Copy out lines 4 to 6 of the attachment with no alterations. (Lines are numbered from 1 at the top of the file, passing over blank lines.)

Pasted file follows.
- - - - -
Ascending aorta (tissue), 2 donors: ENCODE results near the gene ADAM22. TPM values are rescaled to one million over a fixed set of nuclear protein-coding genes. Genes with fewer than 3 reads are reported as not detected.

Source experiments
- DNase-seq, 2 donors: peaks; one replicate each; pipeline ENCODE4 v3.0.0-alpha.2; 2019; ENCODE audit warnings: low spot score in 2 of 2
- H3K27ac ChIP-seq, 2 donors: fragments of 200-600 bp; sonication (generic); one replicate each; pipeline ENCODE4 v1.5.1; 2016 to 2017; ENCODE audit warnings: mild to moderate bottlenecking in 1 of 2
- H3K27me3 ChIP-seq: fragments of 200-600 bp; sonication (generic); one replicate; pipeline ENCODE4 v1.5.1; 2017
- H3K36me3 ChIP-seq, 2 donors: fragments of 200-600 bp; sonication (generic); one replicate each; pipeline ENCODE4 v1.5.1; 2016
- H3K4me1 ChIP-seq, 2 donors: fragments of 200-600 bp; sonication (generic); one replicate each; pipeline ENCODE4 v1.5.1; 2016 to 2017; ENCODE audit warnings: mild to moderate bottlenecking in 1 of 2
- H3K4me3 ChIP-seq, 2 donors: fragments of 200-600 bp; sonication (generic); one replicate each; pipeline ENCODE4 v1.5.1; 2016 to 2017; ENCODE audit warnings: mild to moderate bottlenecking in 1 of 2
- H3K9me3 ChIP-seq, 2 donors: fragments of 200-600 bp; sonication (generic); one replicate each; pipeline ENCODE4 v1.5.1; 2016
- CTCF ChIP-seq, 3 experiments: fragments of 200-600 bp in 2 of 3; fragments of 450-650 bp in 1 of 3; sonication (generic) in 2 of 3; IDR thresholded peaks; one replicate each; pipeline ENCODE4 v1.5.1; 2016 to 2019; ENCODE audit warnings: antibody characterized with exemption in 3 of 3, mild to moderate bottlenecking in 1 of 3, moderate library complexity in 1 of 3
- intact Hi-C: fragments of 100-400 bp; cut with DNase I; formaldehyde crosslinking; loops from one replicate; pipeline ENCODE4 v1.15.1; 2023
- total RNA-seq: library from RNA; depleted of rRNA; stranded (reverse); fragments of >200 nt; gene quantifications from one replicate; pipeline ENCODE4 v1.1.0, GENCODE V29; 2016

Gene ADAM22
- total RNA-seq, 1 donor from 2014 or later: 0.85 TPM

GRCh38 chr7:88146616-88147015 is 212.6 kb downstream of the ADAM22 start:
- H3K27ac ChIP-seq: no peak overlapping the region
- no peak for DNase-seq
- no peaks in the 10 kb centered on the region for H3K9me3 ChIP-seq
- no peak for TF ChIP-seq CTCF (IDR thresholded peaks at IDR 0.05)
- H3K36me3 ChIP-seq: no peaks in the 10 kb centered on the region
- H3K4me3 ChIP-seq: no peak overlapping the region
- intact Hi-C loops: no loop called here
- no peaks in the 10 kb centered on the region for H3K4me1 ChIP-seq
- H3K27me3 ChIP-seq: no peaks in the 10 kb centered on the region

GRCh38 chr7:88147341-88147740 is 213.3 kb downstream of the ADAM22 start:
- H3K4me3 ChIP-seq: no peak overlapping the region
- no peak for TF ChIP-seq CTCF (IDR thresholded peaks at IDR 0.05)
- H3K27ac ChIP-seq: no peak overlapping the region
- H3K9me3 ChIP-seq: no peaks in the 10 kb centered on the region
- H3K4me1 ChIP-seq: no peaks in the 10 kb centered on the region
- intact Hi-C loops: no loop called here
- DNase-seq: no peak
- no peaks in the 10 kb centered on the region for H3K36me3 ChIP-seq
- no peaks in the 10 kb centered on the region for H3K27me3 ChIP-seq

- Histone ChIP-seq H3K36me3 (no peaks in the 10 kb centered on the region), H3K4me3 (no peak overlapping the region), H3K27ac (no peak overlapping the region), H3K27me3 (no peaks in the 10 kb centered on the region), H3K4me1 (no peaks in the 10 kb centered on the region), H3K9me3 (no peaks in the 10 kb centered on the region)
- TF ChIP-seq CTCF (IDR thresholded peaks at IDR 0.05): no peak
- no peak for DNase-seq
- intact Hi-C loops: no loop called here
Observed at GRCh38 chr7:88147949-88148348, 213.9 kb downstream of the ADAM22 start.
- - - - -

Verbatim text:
- H3K27ac ChIP-seq, 2 donors: fragments of 200-600 bp; sonication (generic); one replicate each; pipeline ENCODE4 v1.5.1; 2016 to 2017; ENCODE audit warnings: mild to moderate bottlenecking in 1 of 2
- H3K27me3 ChIP-seq: fragments of 200-600 bp; sonication (generic); one replicate; pipeline ENCODE4 v1.5.1; 2017
- H3K36me3 ChIP-seq, 2 donors: fragments of 200-600 bp; sonication (generic); one replicate each; pipeline ENCODE4 v1.5.1; 2016